Validation of the Mayo TIPS model in advanced chronic liver disease

Because survival following portosystemic shunts was found to be predominantly determined by the severity of the underlying liver disease, hepatologists and surgeons hypothesized that the same model could be used as a prognostic indicator for survival for patients with advanced chronic liver disease. Thus, Kamath et al. subsequently validated MELD as a predictor of short term survival in diverse cohorts of patients with varying levels of liver disease severity, from liver units around the world [1]. The survival model was initially termed the “Mayo End-Stage Liver Disease” to acknowledge the affiliation of the investigators who created the model. However, during discussions leading to the establishment of MELD as the basis for prioritization of organs for liver transplantation, the name was changed to “Model for End-Stage Liver Disease''. Thus, the acronym “MELD” was kept, but association with a particular institution was removed, a decision that was thought would lead to wider acceptance of the model. To make it easier to interpret, policymakers modified the original MELD score by multiplying the score by 10 and rounding the result to the nearest integer.

Essentially, Kamath and colleagues found that: 1) the MELD score was highly predictive of death within 3 months in several cohorts of patients with varying degrees of liver disease severity, measured at different times, from different geographic locations; 2) inclusion of the more subjectively measured complications of portal hypertension (e.g. ascites, encephalopathy, or variceal bleeding) did not affect the accuracy of the MELD score and could be omitted from the formula and, 3) etiology of liver disease contributed very little to MELD's predictive power [1]. These three findings together validated an entirely objective new method of assessing liver disease severity.

The significant impact of this article was to validate that MELD score represented a more objective and accurate patient-specific method for stratifying patients based on clinical need and removed reliance on observer-biased assessments. The MELD model relies on objective and standardized laboratory tests, readily available, and reproducible worldwide. None of the parameters in the model were subjective or had political overtones, such as age or race, that might make its implementation controversial [6]. Moreover, its objective and patient-specific attributes made it possible to compare systems and centers across regions and countries that greatly enhanced overall transparency.

Wiesner et al, performed the last step in the journey to implement a MELD based system for liver allocation by validating that MELD score as an accurate predictor of mortality risk for patients waiting on the US liver transplant list at that time [7]. An additional modification in the MELD equation was added, so that all laboratory values <1 were rounded up to 1.0 to prevent coefficients with negative values, and based on data cited above, the etiology of liver disease variable was removed. Wiesner's team studied MELD values for 3437 adult liver transplant candidates entered on the US list at 2A or 2B status between November 1999 and December 2001. Of this cohort, 412 (12%) died during the initial 3 months of follow-up. Waiting list mortality increased proportionally with the MELD score at listing. The MELD score's ability to discern 3-month mortality from survivors was significantly better than the CTP score (C = 0.83 for MELD, compared with 0.76 for the CTP score, p < 0.001). These data confirmed that the MELD score at listing could accurately predict 3-month mortality among patients on the liver waiting list with chronic liver disease, and therefore could be used to prioritize waiting patients for allocation of donor livers.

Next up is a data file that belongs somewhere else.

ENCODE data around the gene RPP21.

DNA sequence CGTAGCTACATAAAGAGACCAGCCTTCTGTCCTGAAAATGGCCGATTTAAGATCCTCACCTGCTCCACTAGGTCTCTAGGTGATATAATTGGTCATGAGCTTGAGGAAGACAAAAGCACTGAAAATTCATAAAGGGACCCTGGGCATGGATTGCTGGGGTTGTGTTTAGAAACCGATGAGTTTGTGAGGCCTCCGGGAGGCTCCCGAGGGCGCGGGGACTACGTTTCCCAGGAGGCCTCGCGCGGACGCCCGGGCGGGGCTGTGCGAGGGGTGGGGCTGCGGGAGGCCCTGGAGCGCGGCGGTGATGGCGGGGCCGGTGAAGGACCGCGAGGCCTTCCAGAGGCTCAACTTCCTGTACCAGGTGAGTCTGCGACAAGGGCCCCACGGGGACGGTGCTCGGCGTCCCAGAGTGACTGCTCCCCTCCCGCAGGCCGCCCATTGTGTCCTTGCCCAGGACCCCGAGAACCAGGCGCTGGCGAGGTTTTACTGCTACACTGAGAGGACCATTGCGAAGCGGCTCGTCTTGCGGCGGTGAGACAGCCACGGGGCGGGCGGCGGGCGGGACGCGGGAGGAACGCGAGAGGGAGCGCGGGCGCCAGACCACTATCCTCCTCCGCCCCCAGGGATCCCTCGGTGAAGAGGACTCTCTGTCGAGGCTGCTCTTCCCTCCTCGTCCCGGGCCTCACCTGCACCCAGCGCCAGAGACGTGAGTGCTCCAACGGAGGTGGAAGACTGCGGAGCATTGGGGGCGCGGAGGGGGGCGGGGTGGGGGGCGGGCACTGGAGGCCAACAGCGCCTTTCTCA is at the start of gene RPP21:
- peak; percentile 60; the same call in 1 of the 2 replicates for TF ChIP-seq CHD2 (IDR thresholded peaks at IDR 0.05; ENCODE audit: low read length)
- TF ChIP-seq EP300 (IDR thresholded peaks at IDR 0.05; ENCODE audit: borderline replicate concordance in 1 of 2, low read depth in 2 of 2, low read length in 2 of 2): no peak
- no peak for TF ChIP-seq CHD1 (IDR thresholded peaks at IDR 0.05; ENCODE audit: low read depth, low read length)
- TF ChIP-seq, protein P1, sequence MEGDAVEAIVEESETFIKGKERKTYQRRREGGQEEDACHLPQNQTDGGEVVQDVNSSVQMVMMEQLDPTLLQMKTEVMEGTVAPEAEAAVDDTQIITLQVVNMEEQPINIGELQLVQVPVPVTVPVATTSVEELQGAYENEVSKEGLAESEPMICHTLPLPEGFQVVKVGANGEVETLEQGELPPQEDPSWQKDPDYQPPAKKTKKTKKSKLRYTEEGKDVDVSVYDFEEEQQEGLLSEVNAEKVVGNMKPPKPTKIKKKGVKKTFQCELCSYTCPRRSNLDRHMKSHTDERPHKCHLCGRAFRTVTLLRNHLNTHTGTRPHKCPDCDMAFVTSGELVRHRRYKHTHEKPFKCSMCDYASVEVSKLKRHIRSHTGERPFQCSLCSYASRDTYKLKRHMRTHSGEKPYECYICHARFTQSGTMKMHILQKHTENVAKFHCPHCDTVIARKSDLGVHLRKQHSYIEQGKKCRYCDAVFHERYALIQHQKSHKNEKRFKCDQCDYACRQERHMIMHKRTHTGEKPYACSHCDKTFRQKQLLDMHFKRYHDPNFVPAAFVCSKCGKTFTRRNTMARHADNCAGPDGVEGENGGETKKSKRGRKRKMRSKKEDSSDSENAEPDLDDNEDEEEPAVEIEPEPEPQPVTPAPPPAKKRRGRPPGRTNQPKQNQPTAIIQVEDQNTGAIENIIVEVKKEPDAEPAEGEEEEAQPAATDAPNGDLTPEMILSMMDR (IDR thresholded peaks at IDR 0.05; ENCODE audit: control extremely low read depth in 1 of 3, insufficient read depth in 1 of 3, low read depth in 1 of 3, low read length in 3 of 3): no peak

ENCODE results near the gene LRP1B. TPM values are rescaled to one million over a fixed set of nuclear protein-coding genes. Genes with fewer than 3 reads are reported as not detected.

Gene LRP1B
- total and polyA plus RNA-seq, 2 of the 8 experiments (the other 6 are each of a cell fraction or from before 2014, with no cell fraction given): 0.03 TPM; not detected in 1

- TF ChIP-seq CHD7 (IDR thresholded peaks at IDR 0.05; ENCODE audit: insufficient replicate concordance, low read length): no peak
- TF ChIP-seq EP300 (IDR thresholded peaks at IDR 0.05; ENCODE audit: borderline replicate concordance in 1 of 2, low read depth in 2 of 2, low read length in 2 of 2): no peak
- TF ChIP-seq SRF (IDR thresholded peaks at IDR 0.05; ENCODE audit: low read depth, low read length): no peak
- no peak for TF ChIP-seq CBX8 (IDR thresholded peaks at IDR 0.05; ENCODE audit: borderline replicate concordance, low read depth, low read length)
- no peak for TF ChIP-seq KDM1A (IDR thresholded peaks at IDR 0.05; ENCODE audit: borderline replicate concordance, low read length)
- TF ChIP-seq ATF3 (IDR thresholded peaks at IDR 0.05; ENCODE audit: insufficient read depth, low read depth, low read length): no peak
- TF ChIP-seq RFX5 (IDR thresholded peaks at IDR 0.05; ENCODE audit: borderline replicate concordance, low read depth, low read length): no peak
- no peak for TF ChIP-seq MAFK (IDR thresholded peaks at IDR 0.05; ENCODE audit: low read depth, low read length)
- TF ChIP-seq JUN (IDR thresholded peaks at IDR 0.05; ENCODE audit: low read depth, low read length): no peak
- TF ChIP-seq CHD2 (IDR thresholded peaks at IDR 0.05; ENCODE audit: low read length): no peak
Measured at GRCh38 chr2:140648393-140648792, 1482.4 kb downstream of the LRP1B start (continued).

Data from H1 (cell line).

The MELD liver allocation system: moving towards an evidence-based transplantation policy

Before 2002, the liver allocation policy in the US was based on CTP scores, considering only three defined categories for patients with chronic liver disease (status 2A, 2B and 3). Under this system, waiting time became a dominant factor in organ allocation. Furthermore, although CTP was undoubtedly appreciated by clinicians for many decades, it did not have much statistical basis in its development, nor did it undergo the rigorous validation across levels of disease severity or patient types that were applied in MELD development. In 2002, Freeman et al published that waiting time was not associated with increased death on the waiting list, lending further evidence that the allocation system in effect at the time was flawed [8]. At the time, observers noted that since waiting time was not reflective of the medical urgency for transplantation, and the CTP score had subjective elements that could be manipulated and were never validated for predicting mortality on a waiting list, there was a good opportunity to improve the system for prioritizing candidates waiting for donor livers.